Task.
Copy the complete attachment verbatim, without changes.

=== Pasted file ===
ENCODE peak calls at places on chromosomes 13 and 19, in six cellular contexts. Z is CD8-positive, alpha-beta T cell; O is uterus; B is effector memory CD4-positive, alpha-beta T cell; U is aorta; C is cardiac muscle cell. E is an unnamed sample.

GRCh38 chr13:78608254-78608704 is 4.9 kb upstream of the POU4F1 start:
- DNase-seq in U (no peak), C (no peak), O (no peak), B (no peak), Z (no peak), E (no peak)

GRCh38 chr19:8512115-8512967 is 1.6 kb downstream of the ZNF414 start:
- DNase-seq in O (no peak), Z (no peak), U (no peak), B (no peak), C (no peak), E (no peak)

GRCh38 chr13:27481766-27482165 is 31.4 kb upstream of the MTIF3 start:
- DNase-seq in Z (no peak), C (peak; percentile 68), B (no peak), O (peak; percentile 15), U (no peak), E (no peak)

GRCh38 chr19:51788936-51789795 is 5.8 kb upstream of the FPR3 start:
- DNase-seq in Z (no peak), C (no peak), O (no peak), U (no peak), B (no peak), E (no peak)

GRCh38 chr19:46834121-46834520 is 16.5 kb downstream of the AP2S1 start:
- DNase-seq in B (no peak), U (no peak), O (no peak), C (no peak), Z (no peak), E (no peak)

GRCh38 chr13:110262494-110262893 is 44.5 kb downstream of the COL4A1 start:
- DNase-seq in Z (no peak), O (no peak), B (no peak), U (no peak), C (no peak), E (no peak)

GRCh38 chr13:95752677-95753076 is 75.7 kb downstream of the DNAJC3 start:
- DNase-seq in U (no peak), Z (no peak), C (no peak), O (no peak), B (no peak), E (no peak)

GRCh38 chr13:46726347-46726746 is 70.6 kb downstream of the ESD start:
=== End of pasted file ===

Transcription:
ENCODE peak calls at places on chromosomes 13 and 19, in six cellular contexts. Z is CD8-positive, alpha-beta T cell; O is uterus; B is effector memory CD4-positive, alpha-beta T cell; U is aorta; C is cardiac muscle cell. E is an unnamed sample.

GRCh38 chr13:78608254-78608704 is 4.9 kb upstream of the POU4F1 start:
- DNase-seq in U (no peak), C (no peak), O (no peak), B (no peak), Z (no peak), E (no peak)

GRCh38 chr19:8512115-8512967 is 1.6 kb downstream of the ZNF414 start:
- DNase-seq in O (no peak), Z (no peak), U (no peak), B (no peak), C (no peak), E (no peak)

GRCh38 chr13:27481766-27482165 is 31.4 kb upstream of the MTIF3 start:
- DNase-seq in Z (no peak), C (peak; percentile 68), B (no peak), O (peak; percentile 15), U (no peak), E (no peak)

GRCh38 chr19:51788936-51789795 is 5.8 kb upstream of the FPR3 start:
- DNase-seq in Z (no peak), C (no peak), O (no peak), U (no peak), B (no peak), E (no peak)

GRCh38 chr19:46834121-46834520 is 16.5 kb downstream of the AP2S1 start:
- DNase-seq in B (no peak), U (no peak), O (no peak), C (no peak), Z (no peak), E (no peak)

GRCh38 chr13:110262494-110262893 is 44.5 kb downstream of the COL4A1 start:
- DNase-seq in Z (no peak), O (no peak), B (no peak), U (no peak), C (no peak), E (no peak)

GRCh38 chr13:95752677-95753076 is 75.7 kb downstream of the DNAJC3 start:
- DNase-seq in U (no peak), Z (no peak), C (no peak), O (no peak), B (no peak), E (no peak)

GRCh38 chr13:46726347-46726746 is 70.6 kb downstream of the ESD start: